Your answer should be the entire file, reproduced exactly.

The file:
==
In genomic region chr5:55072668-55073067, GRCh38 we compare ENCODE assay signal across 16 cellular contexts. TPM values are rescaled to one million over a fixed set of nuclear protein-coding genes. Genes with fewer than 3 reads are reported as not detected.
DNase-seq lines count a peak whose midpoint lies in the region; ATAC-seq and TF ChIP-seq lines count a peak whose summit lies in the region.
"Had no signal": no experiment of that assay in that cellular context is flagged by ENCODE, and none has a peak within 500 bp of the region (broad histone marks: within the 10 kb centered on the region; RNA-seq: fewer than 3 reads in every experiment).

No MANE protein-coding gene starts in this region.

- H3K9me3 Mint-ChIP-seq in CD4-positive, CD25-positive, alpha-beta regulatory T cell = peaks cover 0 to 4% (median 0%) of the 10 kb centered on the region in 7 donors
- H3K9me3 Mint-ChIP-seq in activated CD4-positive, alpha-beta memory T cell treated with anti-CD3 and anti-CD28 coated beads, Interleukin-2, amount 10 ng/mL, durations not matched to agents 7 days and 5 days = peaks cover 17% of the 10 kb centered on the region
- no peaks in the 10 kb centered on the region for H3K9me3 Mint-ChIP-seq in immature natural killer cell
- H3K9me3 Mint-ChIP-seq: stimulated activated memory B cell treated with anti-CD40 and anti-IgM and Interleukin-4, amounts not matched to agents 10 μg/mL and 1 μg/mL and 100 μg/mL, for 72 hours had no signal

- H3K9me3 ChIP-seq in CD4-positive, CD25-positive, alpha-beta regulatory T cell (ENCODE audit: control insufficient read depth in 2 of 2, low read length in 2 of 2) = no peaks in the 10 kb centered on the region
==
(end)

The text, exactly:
In genomic region chr5:55072668-55073067, GRCh38 we compare ENCODE assay signal across 16 cellular contexts. TPM values are rescaled to one million over a fixed set of nuclear protein-coding genes. Genes with fewer than 3 reads are reported as not detected.
DNase-seq lines count a peak whose midpoint lies in the region; ATAC-seq and TF ChIP-seq lines count a peak whose summit lies in the region.
"Had no signal": no experiment of that assay in that cellular context is flagged by ENCODE, and none has a peak within 500 bp of the region (broad histone marks: within the 10 kb centered on the region; RNA-seq: fewer than 3 reads in every experiment).

No MANE protein-coding gene starts in this region.

- H3K9me3 Mint-ChIP-seq in CD4-positive, CD25-positive, alpha-beta regulatory T cell = peaks cover 0 to 4% (median 0%) of the 10 kb centered on the region in 7 donors
- H3K9me3 Mint-ChIP-seq in activated CD4-positive, alpha-beta memory T cell treated with anti-CD3 and anti-CD28 coated beads, Interleukin-2, amount 10 ng/mL, durations not matched to agents 7 days and 5 days = peaks cover 17% of the 10 kb centered on the region
- no peaks in the 10 kb centered on the region for H3K9me3 Mint-ChIP-seq in immature natural killer cell
- H3K9me3 Mint-ChIP-seq: stimulated activated memory B cell treated with anti-CD40 and anti-IgM and Interleukin-4, amounts not matched to agents 10 μg/mL and 1 μg/mL and 100 μg/mL, for 72 hours had no signal

- H3K9me3 ChIP-seq in CD4-positive, CD25-positive, alpha-beta regulatory T cell (ENCODE audit: control insufficient read depth in 2 of 2, low read length in 2 of 2) = no peaks in the 10 kb centered on the region